In 1947, the United Nations officially partitioned Palestine into two states: a northern state for the Jewish people and the southern state for the Arabs. May 14, 1948, saw Israel officially declaring independence from Britain. In the Six Day War of 1967, Israel fought multiple Arabic neighbors and came out victorious, taking control of the West Bank, the Gaza Strip, and all of East Jerusalem. These areas are notably inhabited by Arabic Palestinians andwere given back to Palestine in November 1967 by orders of the United Nations. 1978 marks one of the first attempts at peace, with Israel and Egypt sign the Camp David Accords. The Camp David Accords established a basis for a peace treaty between the two countries but did not declare peace, Israel only withdrew from the conquered Sinai Peninsula in early 1979. October 1991 hosted The Madrid Peace Conference. Sponsored by both the United States and the Soviet Union, Israeli, Jordanian, Lebanese, Palestinian, and Syrian delegates attended the first negotiation meetings, though the following debates lasted two years, but failed to produce any conclusive results. Israel and Jordan signed their own peace treaty in October of 1994, settling their territorial dispute and agreeing to future cooperation in sectors such as trade and tourism.The Camp David Summit of 2000, hosted by President Bill Clinton, almost resulted in an agreement but no treaties were signed, and the summit ultimately failed. In March 2002, aterrorist attack killed thirty people at a Passover celebration at a hotel in the Israeli city of Netanya. In direct retaliation, Israel began building a security wall on the West Bank to protect Israeli homes and settlements from terrorist attacks. As a United States backed country, Israel continued to have conflict with Palestinian leaders while peace talks and treaties were proposed and denied repeatedly. Hamas is a terrorist organization known officially as the Islamic Resistance Movement and is a Sunni Islamist political and military organization. Hamas took over Palestine after defeating the political organization of Fatah in 2006.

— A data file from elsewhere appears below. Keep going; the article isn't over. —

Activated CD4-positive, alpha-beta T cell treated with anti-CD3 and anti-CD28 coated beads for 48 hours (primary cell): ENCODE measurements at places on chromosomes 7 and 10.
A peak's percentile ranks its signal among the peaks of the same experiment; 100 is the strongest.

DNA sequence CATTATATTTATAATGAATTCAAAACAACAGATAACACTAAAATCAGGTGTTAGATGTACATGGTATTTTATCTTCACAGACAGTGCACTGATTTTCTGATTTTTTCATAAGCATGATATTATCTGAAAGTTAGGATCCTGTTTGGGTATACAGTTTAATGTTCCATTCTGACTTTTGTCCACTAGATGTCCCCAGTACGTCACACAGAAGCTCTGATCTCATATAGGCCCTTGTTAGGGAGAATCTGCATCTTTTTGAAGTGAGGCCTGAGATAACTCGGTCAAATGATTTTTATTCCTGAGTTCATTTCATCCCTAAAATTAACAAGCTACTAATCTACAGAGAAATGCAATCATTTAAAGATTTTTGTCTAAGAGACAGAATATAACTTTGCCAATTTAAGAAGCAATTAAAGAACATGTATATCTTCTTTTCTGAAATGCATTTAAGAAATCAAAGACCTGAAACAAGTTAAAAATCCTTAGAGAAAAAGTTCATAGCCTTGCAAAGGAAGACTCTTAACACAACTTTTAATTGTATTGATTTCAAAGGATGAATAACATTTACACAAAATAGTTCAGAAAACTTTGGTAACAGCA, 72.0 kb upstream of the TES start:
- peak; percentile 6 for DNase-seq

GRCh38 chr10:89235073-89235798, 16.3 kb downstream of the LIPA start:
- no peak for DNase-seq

The Hamas organization took a more violent approach to Israel than the previous government. Terrorist operatives kidnapped an Israeli soldier named Gilad Shalit on Israeli soil located near the Gaza Strip in 2006. Israeli military forced tried to save him but were unsuccessful. Shalit was held in captivity in Gaza until Israel, backed by Egypt and the United States, negotiates for his release in 2012. Before his release was negotiated, in 2008, Israel attacked the Gaza Strip in response to hundreds of rocket attacks from Gaza on Israeli cities. This war lasted less than a month, yet it killed hundreds of civilians along with the hundreds of soldiers. With the attack sparking international criticism, urges for the negotiation of peace were increased with little results.